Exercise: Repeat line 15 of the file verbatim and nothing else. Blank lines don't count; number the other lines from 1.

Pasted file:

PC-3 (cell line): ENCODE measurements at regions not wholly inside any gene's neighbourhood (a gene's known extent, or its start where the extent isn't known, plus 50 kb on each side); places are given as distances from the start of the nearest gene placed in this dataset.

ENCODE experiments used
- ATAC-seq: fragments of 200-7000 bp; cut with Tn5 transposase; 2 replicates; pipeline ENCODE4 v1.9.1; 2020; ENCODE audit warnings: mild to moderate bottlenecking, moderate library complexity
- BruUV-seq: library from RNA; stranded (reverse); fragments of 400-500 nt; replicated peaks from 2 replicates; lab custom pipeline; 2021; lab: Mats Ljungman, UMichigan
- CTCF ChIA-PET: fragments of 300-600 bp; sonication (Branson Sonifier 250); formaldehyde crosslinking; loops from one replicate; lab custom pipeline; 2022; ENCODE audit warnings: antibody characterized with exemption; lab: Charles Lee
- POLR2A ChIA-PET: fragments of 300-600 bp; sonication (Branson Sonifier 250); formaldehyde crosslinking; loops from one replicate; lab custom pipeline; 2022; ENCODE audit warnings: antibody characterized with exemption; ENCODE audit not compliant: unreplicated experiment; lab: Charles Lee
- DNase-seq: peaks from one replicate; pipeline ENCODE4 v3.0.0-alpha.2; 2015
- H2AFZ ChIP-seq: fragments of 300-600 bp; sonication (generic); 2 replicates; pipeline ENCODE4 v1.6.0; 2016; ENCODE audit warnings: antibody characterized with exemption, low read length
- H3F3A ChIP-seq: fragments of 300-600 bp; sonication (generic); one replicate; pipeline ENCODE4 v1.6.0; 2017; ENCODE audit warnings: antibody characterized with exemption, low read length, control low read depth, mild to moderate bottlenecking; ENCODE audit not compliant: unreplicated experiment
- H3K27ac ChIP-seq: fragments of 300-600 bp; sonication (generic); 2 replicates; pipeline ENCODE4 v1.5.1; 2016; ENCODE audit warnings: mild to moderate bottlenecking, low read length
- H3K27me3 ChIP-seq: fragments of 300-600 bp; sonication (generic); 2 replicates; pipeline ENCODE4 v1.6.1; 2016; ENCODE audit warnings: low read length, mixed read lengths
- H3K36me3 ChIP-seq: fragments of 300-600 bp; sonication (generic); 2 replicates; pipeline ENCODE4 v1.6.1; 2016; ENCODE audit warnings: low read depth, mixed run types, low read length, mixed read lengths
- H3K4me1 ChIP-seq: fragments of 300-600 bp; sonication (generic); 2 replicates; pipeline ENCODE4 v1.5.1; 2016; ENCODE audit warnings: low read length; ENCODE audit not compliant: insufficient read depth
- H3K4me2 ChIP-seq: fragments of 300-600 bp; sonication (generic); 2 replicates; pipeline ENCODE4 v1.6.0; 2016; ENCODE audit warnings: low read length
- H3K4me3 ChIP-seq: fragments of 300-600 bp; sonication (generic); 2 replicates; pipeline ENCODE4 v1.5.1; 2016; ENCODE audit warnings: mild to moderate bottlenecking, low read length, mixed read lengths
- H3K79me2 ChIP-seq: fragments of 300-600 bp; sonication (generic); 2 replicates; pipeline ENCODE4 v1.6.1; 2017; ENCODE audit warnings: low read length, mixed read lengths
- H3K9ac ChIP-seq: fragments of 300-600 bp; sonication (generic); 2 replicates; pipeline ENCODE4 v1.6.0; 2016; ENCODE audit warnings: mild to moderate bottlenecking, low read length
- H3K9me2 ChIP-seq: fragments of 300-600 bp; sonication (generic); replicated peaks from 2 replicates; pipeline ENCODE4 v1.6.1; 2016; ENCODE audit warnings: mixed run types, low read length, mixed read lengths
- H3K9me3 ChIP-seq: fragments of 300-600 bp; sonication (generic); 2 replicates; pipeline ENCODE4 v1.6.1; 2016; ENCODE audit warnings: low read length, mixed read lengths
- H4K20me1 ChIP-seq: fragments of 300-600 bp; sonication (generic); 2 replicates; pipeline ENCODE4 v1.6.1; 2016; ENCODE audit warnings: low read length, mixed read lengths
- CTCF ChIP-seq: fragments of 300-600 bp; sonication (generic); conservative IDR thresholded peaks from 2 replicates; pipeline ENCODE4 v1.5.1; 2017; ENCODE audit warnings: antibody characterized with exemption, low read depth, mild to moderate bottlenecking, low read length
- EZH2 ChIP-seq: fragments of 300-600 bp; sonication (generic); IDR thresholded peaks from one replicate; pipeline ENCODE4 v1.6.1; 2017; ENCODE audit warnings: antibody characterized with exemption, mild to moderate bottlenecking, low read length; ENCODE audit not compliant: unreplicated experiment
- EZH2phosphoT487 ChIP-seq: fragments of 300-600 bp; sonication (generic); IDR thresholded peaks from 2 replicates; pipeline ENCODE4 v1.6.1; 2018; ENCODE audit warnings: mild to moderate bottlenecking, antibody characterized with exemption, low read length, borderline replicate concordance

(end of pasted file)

- H3K4me3 ChIP-seq: fragments of 300-600 bp; sonication (generic); 2 replicates; pipeline ENCODE4 v1.5.1; 2016; ENCODE audit warnings: mild to moderate bottlenecking, low read length, mixed read lengths